A couple of challenges have emerged. An Alabama Department of Revenue regulation that imposes a sales tax collection requirement on remote retailers with Alabama sales exceeding the regulatory threshold, has been challenged in the Alabama Tax Tribunal. In South Dakota, three online retailers have challenged the state’s economic nexus law in state circuit court (South Dakota v. Wayfair, Inc., et al., S.D. Cir. Ct., No. 32 Civ. 16-000092) South Dakota has appealed the circuit court ruling. In both cases, the states actively seek rulings that will eventually overturn the Quill decision.
Federal Legislative Efforts: Codifying Quill
While state legislatures and regulatory authorities are pushing the boundaries of what constitutes nexus for both income tax and sales tax purposes, Congress has introduced similar bills in each of the last two years that would go the other way, codifying the physical presence requirements of Quill and restricting the states’ ability to impose taxes or collection obligations on businesses.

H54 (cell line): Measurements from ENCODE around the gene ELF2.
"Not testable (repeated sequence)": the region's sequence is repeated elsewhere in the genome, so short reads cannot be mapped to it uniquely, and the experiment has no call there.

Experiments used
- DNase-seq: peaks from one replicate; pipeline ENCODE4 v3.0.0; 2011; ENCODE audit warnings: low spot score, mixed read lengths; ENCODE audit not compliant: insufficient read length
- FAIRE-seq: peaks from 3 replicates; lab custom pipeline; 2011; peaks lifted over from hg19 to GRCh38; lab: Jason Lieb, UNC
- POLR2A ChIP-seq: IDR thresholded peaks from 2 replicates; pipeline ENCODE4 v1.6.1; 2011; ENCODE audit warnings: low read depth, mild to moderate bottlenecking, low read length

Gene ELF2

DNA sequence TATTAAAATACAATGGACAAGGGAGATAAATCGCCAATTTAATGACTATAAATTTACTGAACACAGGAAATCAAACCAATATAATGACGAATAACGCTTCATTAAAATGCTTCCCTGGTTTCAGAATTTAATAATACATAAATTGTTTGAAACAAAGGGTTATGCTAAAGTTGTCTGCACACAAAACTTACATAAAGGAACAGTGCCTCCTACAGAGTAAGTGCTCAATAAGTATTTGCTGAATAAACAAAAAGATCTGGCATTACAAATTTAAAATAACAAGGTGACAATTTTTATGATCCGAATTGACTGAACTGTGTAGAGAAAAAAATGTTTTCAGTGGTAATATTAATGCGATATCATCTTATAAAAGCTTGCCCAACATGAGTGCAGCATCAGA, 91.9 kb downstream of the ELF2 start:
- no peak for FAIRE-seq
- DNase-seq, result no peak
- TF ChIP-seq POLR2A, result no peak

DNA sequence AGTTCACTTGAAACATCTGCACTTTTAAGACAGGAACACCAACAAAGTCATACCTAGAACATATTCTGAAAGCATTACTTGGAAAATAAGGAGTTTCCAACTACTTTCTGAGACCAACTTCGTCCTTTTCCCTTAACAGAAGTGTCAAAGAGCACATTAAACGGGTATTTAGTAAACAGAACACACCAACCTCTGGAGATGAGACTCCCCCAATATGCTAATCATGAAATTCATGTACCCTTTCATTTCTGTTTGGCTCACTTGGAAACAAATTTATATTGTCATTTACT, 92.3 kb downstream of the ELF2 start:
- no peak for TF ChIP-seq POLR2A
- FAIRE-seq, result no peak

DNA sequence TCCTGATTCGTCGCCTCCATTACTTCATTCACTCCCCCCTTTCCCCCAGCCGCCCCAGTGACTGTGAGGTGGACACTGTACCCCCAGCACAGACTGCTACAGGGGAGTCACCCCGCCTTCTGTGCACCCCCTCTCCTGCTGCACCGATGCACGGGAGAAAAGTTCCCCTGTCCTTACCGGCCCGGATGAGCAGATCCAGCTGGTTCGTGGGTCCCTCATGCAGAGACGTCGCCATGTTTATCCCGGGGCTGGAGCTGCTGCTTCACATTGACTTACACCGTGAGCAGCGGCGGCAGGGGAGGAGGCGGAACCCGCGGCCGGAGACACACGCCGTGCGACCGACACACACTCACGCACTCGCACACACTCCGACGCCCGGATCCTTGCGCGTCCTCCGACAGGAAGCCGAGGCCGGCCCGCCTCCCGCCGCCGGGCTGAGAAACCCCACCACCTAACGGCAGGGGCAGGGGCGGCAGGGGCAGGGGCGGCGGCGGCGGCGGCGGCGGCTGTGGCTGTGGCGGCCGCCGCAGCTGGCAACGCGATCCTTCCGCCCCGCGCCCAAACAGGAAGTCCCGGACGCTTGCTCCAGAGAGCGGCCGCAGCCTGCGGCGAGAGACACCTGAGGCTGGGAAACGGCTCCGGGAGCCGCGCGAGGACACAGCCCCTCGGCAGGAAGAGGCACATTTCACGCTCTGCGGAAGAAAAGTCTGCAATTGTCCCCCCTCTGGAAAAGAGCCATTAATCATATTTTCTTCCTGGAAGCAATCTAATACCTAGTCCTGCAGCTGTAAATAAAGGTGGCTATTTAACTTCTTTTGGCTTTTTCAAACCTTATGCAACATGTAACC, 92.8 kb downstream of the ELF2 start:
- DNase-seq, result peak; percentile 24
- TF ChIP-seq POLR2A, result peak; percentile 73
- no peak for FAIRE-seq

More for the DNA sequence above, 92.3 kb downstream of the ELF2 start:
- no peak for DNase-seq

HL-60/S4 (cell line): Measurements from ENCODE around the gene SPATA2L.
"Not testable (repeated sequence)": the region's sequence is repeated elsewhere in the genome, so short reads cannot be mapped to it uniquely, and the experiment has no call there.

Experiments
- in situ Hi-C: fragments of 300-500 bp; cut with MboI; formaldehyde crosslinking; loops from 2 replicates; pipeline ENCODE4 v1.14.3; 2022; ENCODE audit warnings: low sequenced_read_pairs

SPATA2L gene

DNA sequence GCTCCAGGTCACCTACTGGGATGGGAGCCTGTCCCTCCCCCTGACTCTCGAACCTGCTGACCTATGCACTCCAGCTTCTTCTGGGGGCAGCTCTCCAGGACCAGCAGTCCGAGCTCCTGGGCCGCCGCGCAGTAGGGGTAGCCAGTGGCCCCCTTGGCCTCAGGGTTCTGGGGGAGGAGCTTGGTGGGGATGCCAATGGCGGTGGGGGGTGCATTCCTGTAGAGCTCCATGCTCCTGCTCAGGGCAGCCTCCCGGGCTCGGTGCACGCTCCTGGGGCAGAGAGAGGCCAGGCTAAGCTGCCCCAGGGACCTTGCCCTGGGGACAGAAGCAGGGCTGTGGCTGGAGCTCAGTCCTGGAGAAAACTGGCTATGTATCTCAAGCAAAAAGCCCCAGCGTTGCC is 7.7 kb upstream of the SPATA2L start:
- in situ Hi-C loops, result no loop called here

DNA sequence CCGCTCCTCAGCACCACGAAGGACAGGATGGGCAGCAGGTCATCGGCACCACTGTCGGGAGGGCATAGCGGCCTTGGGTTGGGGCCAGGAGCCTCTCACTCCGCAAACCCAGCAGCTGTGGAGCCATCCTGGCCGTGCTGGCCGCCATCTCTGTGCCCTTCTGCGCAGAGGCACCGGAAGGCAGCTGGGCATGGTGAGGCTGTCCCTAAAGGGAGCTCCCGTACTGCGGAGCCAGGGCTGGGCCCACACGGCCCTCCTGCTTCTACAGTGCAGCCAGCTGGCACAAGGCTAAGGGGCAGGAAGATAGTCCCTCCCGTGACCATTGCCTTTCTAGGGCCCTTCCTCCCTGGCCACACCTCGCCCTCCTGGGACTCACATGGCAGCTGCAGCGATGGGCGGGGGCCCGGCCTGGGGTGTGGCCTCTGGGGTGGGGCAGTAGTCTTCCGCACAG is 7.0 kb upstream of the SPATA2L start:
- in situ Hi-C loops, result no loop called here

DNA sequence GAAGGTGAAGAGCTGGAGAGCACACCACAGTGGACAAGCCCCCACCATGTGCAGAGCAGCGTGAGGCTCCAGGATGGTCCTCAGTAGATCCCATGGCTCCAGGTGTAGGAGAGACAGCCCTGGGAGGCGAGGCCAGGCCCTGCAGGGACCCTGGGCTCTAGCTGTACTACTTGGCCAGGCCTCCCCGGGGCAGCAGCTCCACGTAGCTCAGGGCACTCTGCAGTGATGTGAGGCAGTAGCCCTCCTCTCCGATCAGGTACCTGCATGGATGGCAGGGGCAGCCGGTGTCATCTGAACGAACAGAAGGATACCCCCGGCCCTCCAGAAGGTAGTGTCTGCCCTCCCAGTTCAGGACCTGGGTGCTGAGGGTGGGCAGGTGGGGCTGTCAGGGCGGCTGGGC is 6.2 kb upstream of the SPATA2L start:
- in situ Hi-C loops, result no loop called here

2016 Bill: In July 2016, H.R. 5893, the “No Regulation Without Representation Act of 2016,” was introduced in the House. Sponsored by Representative F. James Sensenbrenner, Jr. (R-WI), the bill attempted to add clarity to the nexus rules by permitting a state to impose an obligation on a person for the collection of a sales, use, or similar tax or to report sales; assess such a tax on a person; or treat a person as doing business in state, only if the person has a physical presence in the state for the calendar quarter for which the obligation or assessment is imposed.